NAVIGATION

Vrksasana (Tree Pose)

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There are many ways in which we can work with our physical body in yoga. There are great asanas (postures) for opening parts of our body, for stretching various muscles, for strengthening, and for working with balance.

I especially love helping people find just the right pose that helps them work with something that is a challenge. Two consistent requests I get are for postures that help with balance and postures that can help with tightness in the hips. Vrksasana, aka Tree Pose is a perfect one to work with balance and hip flexibility for any person.

The form of the pose is achieved by lifting one leg and placing your foot in one of three positions. First option is to leave the toes on the floor and place your heel against the inner ankle of the standing leg. This is a good place to start for those who have difficulty with balance. The second option is to place the foot on the inside of the calf of the standing leg, being careful to place this below, rather than on the knee joint. The third option is to place the foot to the inside of the upper thigh. In whichever location you place the foot, the foot and standing leg press into each other to create stability along with helping the bent leg open to the side.

Tree pose is a standing asymmetrical balancing pose, meaning that your two legs are doing different things. Your standing leg supports all of your body weight, working to keep that knee from bending and holding you in balance. Weight bearing in the hip and leg bones and enhancing balance are both important benefits of this pose. The lifted leg flexes that hip (lifting that leg towards your trunk) plus externally rotates and opens to the side, lengthening muscles on the inner leg and working the gluteal and other muscles of the hip. The hands can remain in front of the chest or extend up overhead, creating a higher center of balance for the pose, and making the lungs work a little harder while breathing fully as you hold the pose.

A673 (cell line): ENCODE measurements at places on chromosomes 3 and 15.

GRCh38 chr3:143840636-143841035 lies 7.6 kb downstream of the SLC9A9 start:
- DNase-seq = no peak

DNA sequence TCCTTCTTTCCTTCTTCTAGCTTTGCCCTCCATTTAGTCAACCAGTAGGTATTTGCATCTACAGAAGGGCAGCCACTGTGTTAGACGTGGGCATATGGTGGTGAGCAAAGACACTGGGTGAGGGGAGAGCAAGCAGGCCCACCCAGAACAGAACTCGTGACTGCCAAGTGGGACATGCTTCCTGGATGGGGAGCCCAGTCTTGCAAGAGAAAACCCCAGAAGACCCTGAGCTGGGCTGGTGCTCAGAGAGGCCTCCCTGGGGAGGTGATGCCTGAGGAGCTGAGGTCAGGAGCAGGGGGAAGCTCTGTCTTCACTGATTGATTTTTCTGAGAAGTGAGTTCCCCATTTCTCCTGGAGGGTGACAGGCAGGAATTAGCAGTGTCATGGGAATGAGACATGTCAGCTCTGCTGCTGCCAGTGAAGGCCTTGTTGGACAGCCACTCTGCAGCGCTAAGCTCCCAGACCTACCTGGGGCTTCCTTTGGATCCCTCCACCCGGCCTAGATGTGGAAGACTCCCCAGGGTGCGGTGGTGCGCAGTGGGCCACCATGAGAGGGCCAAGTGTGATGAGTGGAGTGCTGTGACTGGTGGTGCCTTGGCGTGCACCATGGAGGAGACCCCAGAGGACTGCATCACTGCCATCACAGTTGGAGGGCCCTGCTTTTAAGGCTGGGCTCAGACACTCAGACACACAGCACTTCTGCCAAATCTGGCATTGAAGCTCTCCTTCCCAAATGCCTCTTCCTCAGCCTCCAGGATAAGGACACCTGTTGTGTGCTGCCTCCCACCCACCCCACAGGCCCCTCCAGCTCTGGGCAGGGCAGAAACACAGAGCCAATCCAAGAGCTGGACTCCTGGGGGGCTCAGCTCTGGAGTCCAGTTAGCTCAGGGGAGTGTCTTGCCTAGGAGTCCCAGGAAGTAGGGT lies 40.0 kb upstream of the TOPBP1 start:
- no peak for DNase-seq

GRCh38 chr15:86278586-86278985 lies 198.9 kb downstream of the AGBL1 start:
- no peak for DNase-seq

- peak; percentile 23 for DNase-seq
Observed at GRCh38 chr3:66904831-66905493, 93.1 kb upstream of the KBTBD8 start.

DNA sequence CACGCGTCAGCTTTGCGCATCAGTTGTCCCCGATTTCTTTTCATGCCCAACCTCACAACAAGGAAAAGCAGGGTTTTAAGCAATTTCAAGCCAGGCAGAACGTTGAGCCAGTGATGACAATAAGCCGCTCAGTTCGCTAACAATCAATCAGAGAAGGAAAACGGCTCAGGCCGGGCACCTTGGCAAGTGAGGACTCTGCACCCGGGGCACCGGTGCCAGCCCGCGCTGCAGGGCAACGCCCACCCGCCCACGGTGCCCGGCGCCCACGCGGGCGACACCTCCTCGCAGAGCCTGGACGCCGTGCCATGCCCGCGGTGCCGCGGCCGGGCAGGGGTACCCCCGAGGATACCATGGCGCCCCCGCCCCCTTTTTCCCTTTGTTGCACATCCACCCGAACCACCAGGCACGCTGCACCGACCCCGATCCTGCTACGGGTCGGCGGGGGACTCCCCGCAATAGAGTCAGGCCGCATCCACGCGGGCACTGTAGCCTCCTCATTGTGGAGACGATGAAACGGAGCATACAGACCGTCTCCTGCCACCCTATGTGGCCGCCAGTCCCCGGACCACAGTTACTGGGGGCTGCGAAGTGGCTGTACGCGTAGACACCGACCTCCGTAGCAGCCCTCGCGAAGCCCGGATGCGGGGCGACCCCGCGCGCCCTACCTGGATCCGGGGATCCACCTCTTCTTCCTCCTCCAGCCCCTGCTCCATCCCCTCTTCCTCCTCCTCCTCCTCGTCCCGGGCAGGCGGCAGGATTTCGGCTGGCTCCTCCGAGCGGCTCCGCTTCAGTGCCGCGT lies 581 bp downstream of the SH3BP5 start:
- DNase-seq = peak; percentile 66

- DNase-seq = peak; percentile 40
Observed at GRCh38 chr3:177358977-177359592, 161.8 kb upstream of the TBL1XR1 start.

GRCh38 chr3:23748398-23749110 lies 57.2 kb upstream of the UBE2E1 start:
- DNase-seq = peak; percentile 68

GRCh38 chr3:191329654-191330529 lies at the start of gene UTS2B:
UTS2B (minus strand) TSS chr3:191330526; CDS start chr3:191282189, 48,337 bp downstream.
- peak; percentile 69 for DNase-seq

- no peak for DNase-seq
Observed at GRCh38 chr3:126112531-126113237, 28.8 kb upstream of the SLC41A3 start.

Here are some great ways to work up to the full pose: First try it out while on the floor. Practicing opening the leg out on the floor tells you how far you can open the knee to the side without distorting the pelvis. If you can’t get the bent knee to the floor without the other hip lifting, the same thing will happen when you are standing. Working with this on the floor with your pelvis and back supported will let you stay here for some breaths to see if you can potentially open further. If you find that your leg will not open further without lifting the other side of the pelvis off the floor, this will inform you of how far you can open while standing so you do not take your pelvis out of alignment.

Next, you can do this pose with one hand lightly on a wall, door, post, etc., to aid your balance. You will be doing all the weight bearing that is so great for your standing leg, and will have the security of catching yourself so you don’t fall out of the pose if your balance needs some work. While it can be valuable to work with the hip opening by standing with your back against the wall, this will not be of benefit if you want to work with balancing better within the pose.

A third variation is to do the pose without any outside assistance, while keeping the hands in front of the chest. The final variation involves taking the hands up and overhead. You can open the hands to shoulder width if that feels more comfortable or bring them together if possible. Find and maintain your balance for 5 or more full breaths on both sides, and enjoy embodying the tree this holiday season.

Namastè,
Mary

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